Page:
Everard O'Donnell speaks on...
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October 15, 2008
Donald J Horowitz
Nell Carden Grey
Nell Carden Grey
0:01 - 9:00
Okay. Well, my name is Everard O’Donnell. And I'm the Deputy Registrar.
Donald J Horowitz: Alright, and I'm Judge Donald Horowitz of the ICTR Information Heritage Project, and I will be interviewing you for a certain period of the time, and then Ms. Nathan will take my place for part of the interview as well. And tell us what the duties of the Deputy Registrar of the ICTR, the International Criminal Tribunal for Rwanda, are.
Okay. Interestingly, he is not the Deputy of the Registrar just. He has his own separate functions. In any rational organizational structure, somebody who's called the Deputy Registrar might be expected to be the person who assists the Registrar in all his functions, but nothing like that here.
A Deputy Registrar's job is to look after all the sides of the court function process. The actual supporting the courts themselves. From the prison, comes under the Deputy registrar, the language section, translation services, court reporting, archives, court management, defense teams, the provision of basically all immediate support to the court system.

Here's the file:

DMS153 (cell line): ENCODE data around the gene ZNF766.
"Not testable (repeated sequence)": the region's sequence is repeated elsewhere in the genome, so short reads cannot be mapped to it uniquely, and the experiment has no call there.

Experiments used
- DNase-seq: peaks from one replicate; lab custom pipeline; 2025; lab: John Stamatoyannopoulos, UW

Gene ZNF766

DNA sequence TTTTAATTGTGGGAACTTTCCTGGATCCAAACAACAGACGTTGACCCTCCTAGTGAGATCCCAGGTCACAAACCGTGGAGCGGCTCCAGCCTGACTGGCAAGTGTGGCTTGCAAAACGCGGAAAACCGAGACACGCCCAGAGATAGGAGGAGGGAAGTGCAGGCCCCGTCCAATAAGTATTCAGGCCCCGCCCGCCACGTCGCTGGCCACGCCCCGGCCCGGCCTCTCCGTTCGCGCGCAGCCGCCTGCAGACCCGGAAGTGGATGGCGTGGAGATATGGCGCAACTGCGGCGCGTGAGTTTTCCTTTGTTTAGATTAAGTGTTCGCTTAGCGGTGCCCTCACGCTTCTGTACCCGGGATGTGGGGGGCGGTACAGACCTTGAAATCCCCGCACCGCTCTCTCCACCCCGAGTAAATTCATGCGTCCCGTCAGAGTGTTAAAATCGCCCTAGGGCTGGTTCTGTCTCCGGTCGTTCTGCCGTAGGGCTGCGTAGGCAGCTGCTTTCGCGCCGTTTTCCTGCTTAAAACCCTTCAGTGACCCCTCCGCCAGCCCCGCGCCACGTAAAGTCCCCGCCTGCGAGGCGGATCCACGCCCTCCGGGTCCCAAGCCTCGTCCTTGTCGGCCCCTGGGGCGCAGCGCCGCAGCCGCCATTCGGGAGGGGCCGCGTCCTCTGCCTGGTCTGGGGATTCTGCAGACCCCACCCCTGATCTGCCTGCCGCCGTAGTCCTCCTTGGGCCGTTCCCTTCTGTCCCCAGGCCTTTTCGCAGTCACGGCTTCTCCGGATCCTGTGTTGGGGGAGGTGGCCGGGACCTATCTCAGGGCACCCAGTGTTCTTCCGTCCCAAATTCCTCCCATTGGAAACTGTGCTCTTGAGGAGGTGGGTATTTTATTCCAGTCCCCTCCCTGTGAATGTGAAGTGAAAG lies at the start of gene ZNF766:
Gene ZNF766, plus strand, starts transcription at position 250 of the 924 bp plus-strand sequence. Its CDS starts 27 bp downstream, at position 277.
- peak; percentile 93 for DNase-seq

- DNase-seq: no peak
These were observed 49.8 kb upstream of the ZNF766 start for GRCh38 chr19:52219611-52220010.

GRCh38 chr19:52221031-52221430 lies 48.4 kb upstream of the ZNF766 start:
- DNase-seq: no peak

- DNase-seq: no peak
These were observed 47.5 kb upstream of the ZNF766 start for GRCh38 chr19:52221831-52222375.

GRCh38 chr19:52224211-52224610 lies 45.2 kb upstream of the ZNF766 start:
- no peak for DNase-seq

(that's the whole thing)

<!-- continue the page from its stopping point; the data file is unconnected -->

As separate from the administration of the organization as a whole, which goes under a separate category.
DJH: Explain to me what 'the administration of the organization as a whole' means. It's . . .
Well, in any mission of the United Nations, you're going to have very much the same kind of support – life support systems.
Payments, finances, travel, shipping – all those sort of materials. They're, they’re separated off from essentially the immediate legal support functions, which comes under me.
DJH: Okay. So you're not directly involved with those other administrative functions. You are, essentially, the court support, or, and the – and those that come with court.
That's right. And I mean, Re-, the Registrar himself is in charge of the administrative support functions. So that's why I say that I'm off on the side. I don't sit in the hierarchy of the – the organogram of the tribunal. I don't sit in a line directly beneath the registrar. When he goes away, of course, then I am meant to fulfill his functions.